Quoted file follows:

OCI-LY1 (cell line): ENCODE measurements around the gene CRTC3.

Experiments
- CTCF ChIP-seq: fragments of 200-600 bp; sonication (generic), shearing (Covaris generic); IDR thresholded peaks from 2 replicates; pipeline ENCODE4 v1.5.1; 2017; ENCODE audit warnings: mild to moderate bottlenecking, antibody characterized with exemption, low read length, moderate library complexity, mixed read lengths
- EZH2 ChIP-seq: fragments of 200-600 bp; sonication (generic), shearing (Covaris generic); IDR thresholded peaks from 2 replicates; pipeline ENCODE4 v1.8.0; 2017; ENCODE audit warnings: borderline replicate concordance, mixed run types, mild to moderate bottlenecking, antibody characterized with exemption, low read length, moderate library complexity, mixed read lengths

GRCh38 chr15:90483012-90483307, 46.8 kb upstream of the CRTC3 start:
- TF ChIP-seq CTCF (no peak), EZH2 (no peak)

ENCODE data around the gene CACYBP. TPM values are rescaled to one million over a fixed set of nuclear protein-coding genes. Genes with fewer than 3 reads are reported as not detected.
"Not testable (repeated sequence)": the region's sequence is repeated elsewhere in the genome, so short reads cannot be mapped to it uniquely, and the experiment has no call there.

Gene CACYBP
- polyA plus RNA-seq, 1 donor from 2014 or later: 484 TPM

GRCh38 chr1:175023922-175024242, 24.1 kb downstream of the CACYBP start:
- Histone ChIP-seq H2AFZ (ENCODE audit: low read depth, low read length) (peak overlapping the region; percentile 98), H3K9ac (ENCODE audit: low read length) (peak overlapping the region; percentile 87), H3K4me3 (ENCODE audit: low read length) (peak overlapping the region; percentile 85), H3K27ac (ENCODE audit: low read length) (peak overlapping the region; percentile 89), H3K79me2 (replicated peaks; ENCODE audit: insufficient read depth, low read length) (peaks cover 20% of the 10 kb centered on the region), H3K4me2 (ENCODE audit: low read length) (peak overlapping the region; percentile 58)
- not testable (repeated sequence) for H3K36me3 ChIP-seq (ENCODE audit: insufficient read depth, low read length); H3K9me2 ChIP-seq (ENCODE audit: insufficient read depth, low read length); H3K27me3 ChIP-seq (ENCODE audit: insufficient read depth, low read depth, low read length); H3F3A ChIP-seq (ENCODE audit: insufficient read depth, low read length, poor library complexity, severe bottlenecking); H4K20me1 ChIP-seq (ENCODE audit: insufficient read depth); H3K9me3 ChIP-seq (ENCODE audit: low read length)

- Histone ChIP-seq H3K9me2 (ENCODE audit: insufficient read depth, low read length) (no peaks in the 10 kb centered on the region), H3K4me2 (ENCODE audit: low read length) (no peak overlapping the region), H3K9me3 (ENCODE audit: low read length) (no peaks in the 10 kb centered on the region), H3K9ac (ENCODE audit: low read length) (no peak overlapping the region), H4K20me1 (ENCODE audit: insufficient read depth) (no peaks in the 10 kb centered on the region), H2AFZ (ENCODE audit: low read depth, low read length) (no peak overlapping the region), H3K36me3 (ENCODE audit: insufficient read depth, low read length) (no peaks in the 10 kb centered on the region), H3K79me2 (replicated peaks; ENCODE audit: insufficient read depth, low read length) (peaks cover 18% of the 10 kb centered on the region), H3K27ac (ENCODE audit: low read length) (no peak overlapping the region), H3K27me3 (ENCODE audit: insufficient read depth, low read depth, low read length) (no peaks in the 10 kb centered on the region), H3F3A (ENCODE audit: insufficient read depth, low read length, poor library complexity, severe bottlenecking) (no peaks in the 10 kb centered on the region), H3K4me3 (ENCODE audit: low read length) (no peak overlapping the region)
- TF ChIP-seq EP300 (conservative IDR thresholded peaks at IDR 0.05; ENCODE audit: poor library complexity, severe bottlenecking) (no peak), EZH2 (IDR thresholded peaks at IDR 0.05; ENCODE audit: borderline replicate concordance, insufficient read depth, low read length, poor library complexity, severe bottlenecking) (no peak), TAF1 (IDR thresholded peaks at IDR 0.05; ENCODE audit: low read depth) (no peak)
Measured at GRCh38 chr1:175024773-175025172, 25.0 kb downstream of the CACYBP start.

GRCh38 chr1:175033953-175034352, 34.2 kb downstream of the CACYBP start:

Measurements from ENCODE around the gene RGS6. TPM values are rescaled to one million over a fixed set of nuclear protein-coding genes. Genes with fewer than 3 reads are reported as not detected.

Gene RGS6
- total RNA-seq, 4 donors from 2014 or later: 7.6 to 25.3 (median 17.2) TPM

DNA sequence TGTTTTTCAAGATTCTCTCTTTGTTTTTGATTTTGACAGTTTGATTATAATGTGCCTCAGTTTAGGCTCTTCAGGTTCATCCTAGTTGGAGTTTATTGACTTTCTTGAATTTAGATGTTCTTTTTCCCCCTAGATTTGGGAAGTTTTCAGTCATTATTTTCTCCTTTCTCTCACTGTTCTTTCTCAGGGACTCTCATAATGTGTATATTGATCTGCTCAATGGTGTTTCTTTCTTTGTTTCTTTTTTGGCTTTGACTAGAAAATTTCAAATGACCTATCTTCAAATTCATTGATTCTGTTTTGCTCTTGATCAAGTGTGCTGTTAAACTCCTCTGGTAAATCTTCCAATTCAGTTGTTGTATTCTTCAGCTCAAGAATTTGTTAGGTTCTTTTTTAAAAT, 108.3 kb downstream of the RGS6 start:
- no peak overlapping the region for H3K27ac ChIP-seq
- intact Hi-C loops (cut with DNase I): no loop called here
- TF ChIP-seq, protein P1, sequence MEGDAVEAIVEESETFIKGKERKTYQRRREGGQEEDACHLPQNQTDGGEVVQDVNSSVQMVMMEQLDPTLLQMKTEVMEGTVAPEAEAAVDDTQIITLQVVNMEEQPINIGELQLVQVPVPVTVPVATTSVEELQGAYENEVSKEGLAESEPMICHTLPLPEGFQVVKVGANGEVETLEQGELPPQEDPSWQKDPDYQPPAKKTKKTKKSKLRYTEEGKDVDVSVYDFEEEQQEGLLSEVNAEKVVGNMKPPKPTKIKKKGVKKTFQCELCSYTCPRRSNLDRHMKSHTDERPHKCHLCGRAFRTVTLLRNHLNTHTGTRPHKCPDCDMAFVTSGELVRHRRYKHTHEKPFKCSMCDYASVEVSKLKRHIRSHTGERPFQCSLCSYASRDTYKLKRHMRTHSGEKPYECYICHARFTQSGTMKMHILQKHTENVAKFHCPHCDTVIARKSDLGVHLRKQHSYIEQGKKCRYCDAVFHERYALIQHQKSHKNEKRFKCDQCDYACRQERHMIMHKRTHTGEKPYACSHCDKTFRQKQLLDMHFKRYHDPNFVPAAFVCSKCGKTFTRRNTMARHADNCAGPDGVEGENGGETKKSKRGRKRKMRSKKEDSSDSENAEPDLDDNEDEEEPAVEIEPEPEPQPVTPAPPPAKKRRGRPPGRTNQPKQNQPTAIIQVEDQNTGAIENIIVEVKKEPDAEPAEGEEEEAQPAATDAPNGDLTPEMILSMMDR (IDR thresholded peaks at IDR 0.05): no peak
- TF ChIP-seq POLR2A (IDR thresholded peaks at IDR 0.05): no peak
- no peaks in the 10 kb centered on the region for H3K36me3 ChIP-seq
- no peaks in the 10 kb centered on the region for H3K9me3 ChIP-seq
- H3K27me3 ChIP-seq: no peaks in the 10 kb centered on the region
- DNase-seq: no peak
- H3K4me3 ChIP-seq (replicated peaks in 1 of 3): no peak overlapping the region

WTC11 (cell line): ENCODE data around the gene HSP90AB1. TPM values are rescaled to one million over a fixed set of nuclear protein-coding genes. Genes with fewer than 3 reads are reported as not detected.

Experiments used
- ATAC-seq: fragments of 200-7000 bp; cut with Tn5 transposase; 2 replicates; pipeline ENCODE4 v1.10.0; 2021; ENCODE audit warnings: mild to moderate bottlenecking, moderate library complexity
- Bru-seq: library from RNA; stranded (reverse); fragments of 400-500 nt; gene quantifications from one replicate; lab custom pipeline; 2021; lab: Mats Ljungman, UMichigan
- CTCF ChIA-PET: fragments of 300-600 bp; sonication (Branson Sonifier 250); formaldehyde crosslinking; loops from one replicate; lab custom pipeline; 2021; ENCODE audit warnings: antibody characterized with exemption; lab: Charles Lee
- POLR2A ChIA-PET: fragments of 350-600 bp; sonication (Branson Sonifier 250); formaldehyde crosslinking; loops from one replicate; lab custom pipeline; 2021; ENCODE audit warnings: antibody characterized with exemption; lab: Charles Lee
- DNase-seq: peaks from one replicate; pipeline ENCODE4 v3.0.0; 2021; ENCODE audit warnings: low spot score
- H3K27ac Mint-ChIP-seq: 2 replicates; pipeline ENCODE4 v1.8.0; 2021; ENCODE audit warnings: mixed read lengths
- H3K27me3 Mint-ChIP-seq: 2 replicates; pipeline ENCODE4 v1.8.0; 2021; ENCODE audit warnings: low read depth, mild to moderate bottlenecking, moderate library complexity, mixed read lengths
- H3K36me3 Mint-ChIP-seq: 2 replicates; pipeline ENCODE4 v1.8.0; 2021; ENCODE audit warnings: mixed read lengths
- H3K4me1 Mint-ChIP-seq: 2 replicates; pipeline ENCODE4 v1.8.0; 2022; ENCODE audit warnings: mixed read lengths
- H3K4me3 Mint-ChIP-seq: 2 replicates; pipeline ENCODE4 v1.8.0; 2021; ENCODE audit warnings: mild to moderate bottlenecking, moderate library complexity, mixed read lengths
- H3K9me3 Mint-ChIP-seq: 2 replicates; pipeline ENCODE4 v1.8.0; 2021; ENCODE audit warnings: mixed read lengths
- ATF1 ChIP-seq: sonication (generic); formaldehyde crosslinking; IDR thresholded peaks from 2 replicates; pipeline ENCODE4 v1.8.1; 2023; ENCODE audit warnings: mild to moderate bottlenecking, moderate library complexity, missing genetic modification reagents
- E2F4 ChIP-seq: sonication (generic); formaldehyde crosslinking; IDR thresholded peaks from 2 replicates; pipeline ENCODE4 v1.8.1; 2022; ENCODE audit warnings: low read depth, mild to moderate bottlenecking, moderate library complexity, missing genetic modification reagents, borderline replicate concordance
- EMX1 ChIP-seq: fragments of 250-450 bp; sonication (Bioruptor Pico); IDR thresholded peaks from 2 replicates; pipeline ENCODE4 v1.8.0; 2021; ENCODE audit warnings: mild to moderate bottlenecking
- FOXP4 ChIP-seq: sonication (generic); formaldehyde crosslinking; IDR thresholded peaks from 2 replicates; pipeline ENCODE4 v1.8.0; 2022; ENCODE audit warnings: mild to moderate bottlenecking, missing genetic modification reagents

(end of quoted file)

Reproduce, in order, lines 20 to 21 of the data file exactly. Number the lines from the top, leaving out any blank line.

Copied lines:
- total RNA-seq, 4 donors from 2014 or later: 7.6 to 25.3 (median 17.2) TPM

DNA sequence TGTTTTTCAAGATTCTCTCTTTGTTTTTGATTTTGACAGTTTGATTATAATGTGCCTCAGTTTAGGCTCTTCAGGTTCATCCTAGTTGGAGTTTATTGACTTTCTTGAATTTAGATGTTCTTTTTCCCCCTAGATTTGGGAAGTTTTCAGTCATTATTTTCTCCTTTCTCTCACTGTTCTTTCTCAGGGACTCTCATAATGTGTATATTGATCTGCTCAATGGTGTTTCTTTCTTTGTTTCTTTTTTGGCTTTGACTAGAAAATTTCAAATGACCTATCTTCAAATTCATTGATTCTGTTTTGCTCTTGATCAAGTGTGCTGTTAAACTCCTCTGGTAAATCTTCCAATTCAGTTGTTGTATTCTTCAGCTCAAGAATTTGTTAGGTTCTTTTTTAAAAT, 108.3 kb downstream of the RGS6 start: